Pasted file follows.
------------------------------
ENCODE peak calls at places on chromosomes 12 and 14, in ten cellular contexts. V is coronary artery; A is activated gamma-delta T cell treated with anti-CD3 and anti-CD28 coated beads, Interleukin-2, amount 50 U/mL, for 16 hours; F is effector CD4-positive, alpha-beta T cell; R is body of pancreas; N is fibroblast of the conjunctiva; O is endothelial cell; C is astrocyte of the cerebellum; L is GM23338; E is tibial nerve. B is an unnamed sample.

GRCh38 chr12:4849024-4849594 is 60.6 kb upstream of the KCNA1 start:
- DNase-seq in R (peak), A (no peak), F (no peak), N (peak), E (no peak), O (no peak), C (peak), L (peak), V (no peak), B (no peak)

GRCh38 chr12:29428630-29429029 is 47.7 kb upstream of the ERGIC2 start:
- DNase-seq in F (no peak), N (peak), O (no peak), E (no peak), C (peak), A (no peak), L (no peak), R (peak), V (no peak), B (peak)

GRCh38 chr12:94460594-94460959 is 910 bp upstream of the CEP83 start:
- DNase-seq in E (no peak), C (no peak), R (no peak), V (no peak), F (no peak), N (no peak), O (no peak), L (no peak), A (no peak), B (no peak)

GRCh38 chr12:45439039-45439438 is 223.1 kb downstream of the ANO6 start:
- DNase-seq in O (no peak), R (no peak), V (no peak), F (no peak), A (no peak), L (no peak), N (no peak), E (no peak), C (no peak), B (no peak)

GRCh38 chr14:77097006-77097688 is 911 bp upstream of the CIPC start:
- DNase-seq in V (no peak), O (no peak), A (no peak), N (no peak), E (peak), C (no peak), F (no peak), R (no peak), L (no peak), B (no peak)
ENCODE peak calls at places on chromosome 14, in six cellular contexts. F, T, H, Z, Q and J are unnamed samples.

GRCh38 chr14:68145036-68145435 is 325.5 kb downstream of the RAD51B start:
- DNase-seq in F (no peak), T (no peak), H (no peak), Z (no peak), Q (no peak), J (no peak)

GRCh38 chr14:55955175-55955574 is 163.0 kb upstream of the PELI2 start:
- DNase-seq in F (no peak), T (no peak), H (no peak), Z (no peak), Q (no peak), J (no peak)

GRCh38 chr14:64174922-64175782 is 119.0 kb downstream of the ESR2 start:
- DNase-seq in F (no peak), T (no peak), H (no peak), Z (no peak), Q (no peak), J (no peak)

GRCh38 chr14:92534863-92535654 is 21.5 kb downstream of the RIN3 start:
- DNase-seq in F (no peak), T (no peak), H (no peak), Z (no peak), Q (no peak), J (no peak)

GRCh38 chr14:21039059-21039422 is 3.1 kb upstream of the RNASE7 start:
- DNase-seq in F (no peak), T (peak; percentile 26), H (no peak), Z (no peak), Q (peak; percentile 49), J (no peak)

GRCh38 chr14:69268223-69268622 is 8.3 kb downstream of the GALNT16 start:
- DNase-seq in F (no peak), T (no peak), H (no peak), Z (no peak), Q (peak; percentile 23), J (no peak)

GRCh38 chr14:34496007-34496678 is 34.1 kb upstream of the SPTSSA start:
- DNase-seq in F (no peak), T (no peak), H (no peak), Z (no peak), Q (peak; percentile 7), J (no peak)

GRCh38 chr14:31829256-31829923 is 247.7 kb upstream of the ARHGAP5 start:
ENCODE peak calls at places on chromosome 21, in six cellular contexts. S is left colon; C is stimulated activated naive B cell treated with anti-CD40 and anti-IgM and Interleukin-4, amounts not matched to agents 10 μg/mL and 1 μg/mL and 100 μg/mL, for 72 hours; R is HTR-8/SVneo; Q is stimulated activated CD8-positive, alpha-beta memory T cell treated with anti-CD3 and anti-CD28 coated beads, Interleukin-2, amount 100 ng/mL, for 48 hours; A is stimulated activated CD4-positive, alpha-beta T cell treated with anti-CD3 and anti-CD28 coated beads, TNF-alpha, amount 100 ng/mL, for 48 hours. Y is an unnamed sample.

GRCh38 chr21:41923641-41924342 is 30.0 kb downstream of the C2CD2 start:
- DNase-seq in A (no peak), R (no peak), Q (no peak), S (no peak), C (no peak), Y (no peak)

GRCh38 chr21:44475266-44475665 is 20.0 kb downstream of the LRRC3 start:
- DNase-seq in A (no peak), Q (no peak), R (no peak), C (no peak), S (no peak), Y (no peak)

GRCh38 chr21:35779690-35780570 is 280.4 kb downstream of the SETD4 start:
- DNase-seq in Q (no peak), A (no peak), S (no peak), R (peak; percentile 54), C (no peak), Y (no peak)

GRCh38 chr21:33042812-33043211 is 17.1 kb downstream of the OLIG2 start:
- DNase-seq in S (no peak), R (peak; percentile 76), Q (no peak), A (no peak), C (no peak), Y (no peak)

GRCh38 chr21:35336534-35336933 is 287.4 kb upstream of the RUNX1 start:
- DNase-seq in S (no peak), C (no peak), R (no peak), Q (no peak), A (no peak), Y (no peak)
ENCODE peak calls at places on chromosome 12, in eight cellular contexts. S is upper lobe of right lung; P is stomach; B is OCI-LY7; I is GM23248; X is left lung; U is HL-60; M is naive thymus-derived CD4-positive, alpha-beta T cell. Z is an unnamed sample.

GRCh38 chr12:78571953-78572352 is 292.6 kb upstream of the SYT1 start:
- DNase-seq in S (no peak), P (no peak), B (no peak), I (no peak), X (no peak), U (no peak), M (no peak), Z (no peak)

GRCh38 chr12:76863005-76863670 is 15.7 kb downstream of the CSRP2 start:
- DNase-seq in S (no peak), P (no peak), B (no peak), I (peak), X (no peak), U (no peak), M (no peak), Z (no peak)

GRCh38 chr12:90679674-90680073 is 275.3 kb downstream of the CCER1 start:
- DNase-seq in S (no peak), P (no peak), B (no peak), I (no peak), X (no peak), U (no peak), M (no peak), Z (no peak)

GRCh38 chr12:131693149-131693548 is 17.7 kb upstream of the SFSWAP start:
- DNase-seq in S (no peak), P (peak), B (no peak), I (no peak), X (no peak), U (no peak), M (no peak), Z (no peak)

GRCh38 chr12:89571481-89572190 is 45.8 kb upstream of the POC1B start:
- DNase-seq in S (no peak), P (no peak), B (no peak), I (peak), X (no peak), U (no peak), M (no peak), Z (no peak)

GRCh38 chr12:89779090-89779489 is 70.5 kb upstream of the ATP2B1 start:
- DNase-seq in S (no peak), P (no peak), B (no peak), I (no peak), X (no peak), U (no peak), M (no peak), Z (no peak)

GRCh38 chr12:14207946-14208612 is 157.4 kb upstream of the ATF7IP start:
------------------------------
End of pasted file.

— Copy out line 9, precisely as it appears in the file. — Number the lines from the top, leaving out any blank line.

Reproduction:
- DNase-seq in O (no peak), R (no peak), V (no peak), F (no peak), A (no peak), L (no peak), N (no peak), E (no peak), C (no peak), B (no peak)